(First, I have to mention one thing: I love the reference to "traditional interpersonal email communication" in the Blair/Hoy piece. Email is being referred to as traditional, and that's totally without irony. And I have no problem at all with it. How awesome is that?)
This post might be a little fractured; that's kind of the day I'm having.
I loved reading about 207 in the Blair/Hoy piece, partially because it's just interesting to see scholarly work about a course that I'm going to be teaching soon. It serves as a bit of a reminder to me about the junctures between the halves of my teacher/scholar identity. Thus far, because of my craft/visual/material rhetoric focus, I haven't really been using the classroom as a source of scholarly material. However, in a class like 207, I might be able to do so. After all, I'm planning a good amount of "non-traditional writing" for the class; some of it is most explicitly visual, which might be a place for me to jump off from in research.
Second, I adore the reminders about the usefulness of this "non-traditional" work that this piece subtly brings out. After all, the students in this 207 section were basically using it as a workshop site to bring together pieces of writing that were vital for their continued education. Those pieces frequently included visual rhetoric in a variety of formats. Yet there was no way on earth that someone could successfull argue that this work was artificial or unrealistic, as some have tried to say about class assignments where students designed webpages.
In some other 207-based thoughts, this week's readings really made me consider some of the benefits offered by the type of tech use that occurs in online classes. The durability of asynchronous interaction, particularly when it comes to group work, could really deal well with some of the problems I've noticed with peer review in my classes. Too often, students either rush through these sessions and don't offer significant input, or they focus on one or two papers and run out of time for those of other group members. Also, I like the close connections between instructor and student or fellow students that can be fostered through the heavy use of alternate means of communicating that are forced by the lack of face-to-face meetings in a class.
Granted, I don't think that online classes are without their flaws. However, they clearly offer some unique advantages to students and instructors both. The problem: How does one get these and other benefits into a traditional classroom?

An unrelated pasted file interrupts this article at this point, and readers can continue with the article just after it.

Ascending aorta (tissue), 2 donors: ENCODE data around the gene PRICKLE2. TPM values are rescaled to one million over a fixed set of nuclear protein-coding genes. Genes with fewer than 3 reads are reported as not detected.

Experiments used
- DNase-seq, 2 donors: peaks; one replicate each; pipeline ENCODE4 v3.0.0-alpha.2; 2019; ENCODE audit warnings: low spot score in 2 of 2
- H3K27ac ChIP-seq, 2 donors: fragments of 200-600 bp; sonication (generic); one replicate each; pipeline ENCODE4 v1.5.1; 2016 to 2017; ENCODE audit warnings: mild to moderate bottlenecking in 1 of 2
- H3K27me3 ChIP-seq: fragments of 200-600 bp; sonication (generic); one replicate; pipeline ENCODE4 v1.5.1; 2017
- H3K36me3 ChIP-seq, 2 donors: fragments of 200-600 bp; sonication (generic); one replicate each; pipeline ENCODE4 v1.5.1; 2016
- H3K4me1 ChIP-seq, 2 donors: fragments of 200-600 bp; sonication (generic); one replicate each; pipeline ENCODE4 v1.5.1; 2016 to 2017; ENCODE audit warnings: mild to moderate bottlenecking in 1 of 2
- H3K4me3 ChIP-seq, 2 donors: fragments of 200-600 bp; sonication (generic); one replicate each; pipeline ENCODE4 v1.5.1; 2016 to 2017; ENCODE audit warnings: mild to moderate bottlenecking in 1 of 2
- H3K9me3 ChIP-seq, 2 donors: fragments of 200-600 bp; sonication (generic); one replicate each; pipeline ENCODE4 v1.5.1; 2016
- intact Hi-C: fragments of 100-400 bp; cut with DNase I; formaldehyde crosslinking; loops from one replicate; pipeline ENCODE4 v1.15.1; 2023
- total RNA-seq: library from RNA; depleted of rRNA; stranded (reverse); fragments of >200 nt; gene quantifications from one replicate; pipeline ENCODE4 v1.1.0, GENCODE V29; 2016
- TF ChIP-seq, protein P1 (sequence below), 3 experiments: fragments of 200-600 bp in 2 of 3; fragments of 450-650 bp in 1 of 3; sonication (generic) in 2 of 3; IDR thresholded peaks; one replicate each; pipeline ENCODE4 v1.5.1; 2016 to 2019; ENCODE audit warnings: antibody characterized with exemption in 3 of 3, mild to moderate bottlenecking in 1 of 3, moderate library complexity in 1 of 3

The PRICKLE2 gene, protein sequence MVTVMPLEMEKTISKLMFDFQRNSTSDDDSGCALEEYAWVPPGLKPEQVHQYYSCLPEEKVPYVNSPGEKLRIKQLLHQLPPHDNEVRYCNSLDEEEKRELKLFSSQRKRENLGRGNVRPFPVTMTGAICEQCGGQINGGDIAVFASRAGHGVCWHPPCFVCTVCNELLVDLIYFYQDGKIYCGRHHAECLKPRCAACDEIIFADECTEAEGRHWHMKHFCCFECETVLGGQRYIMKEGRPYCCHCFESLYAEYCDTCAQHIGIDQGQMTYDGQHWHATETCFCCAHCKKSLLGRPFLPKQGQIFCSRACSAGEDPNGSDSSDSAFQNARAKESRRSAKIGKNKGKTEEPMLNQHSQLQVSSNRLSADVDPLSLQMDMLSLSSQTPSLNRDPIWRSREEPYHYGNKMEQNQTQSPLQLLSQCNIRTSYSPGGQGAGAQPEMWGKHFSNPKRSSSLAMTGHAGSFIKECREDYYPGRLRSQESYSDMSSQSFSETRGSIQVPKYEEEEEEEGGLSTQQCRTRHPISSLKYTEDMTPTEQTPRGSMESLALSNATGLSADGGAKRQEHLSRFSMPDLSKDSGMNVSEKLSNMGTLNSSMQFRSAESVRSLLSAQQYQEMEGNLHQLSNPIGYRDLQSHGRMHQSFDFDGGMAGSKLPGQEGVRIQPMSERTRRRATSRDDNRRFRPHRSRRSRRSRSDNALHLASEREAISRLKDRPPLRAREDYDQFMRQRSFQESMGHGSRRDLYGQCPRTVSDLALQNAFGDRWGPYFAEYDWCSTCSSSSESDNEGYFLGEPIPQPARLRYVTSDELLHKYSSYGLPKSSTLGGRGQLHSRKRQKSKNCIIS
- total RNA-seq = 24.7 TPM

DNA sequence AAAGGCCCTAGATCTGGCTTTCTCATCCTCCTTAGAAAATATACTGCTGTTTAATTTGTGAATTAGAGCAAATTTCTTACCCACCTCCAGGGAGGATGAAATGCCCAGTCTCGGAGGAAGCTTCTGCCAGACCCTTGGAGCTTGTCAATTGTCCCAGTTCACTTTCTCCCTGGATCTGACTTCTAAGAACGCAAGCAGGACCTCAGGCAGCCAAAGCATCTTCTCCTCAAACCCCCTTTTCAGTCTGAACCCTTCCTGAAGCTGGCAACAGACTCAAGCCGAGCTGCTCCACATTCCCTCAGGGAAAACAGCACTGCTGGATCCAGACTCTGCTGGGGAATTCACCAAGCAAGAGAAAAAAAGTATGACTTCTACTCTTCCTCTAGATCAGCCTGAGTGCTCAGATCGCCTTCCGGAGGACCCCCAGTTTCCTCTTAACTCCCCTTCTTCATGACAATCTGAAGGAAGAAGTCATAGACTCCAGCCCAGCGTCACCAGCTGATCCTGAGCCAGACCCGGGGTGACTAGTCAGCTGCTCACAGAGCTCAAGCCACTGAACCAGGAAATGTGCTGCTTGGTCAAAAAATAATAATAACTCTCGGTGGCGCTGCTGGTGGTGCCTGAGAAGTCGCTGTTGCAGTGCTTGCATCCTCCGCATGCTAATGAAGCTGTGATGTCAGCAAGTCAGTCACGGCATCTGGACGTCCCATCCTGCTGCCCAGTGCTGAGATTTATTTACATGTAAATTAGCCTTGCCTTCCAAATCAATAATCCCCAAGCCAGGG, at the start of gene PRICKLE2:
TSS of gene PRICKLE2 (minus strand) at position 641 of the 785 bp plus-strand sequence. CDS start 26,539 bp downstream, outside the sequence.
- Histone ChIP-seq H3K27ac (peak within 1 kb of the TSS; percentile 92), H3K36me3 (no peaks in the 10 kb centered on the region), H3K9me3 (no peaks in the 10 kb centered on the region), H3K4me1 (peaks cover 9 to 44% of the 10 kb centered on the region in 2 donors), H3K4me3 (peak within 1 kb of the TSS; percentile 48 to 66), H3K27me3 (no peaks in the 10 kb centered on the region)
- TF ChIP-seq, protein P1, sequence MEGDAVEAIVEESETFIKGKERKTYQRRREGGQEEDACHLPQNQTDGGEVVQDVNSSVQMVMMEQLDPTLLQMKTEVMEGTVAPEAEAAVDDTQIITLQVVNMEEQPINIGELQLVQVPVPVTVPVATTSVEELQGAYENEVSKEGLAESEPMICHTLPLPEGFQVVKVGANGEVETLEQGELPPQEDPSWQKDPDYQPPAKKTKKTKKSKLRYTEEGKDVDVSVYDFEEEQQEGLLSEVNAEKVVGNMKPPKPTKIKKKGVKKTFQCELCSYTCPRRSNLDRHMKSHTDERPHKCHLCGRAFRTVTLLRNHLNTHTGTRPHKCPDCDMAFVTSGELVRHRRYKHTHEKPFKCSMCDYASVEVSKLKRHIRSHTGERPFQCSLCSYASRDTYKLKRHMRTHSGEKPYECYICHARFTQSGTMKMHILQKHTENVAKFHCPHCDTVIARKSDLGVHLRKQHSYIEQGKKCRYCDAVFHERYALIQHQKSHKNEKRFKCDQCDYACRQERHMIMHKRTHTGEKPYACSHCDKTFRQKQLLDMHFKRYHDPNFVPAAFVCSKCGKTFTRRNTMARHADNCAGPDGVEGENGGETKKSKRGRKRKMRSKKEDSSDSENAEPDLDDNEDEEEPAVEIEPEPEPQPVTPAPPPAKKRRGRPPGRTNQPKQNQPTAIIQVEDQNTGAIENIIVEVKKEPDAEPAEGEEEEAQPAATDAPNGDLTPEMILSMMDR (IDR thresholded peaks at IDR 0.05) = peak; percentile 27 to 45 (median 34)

I have encountered some instructors who seem to think that, for lack of better wording, online work isn't "real" work. They add it on randomly, without it appearing on the syllabus, as a "supplement" to the classroom interaction. The problem I've seen with this is that this "supplement" often takes as much, if not more, time than the work that's going on in class and/or the "official" homework. Particularly when we have a lot of material to cover in a class within a limited timeframe, it seems very possible that students could be overloaded and overwhelmed if all this material were added on to an existing traditional syllabus. Additionally, I hate the lack of respect for the validity of online work that this can show.
So do we cut traditional work from the syllabus? Well, honestly, what can we cut? If we're teaching GSW, there's precious little that we can change in the syllabus anyway. If we're teaching another course, we might still have limited options. Sixteen weeks is not a long time. (And I don't even want to consider what quarters would be like. :::shudder:::)
The only other thing I can wonder is whether or not it might sometimes be a good idea to have some days in traditional classes when students don't have to be in the classroom? Might it be an idea for a three-day-a-week class to meet virtually once every week or two, in order to communicate in a different, and possibly more thoughtful, way?
I realize that there are compromise positions that can be taken here...but I'm not yet sure how I want to negotiate them, particularly when I teach 207.